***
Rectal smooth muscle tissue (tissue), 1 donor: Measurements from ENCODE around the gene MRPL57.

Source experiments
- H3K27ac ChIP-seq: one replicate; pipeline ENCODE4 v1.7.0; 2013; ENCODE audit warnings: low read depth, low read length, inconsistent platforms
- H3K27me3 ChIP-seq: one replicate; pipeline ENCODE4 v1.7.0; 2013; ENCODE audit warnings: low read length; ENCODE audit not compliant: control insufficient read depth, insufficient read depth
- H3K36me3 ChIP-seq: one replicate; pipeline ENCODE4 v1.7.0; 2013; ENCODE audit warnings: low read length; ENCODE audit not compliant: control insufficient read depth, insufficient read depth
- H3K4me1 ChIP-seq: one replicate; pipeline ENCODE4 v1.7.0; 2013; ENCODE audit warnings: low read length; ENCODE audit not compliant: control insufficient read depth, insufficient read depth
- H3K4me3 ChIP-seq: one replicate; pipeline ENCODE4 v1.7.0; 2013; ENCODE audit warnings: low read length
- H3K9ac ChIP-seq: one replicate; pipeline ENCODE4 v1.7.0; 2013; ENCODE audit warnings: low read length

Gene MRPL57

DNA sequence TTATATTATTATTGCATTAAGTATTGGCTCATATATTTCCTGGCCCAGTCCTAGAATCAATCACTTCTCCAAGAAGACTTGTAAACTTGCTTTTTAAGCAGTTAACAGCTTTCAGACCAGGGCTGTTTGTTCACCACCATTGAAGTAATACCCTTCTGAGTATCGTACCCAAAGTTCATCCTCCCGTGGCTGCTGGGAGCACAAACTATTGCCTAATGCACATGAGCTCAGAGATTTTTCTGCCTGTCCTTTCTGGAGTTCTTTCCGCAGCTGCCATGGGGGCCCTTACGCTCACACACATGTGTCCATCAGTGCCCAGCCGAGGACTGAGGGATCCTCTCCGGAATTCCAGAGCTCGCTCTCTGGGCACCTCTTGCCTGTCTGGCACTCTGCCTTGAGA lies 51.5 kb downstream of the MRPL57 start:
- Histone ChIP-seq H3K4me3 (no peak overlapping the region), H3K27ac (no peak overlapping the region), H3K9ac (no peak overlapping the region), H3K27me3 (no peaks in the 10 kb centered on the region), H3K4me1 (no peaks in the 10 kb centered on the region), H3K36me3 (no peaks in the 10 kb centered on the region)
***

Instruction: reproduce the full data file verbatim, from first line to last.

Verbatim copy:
Rectal smooth muscle tissue (tissue), 1 donor: Measurements from ENCODE around the gene MRPL57.

Source experiments
- H3K27ac ChIP-seq: one replicate; pipeline ENCODE4 v1.7.0; 2013; ENCODE audit warnings: low read depth, low read length, inconsistent platforms
- H3K27me3 ChIP-seq: one replicate; pipeline ENCODE4 v1.7.0; 2013; ENCODE audit warnings: low read length; ENCODE audit not compliant: control insufficient read depth, insufficient read depth
- H3K36me3 ChIP-seq: one replicate; pipeline ENCODE4 v1.7.0; 2013; ENCODE audit warnings: low read length; ENCODE audit not compliant: control insufficient read depth, insufficient read depth
- H3K4me1 ChIP-seq: one replicate; pipeline ENCODE4 v1.7.0; 2013; ENCODE audit warnings: low read length; ENCODE audit not compliant: control insufficient read depth, insufficient read depth
- H3K4me3 ChIP-seq: one replicate; pipeline ENCODE4 v1.7.0; 2013; ENCODE audit warnings: low read length
- H3K9ac ChIP-seq: one replicate; pipeline ENCODE4 v1.7.0; 2013; ENCODE audit warnings: low read length

Gene MRPL57

DNA sequence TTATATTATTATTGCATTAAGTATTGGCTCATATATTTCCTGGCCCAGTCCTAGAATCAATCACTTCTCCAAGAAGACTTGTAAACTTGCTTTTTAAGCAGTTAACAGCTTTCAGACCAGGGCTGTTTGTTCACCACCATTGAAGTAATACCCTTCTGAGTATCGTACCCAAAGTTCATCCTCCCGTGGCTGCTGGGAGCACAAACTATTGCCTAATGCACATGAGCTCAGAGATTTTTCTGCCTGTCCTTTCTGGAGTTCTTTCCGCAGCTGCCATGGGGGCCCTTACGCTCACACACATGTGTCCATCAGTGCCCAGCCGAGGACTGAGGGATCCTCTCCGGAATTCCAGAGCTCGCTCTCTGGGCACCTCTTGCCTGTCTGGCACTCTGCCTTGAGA lies 51.5 kb downstream of the MRPL57 start:
- Histone ChIP-seq H3K4me3 (no peak overlapping the region), H3K27ac (no peak overlapping the region), H3K9ac (no peak overlapping the region), H3K27me3 (no peaks in the 10 kb centered on the region), H3K4me1 (no peaks in the 10 kb centered on the region), H3K36me3 (no peaks in the 10 kb centered on the region)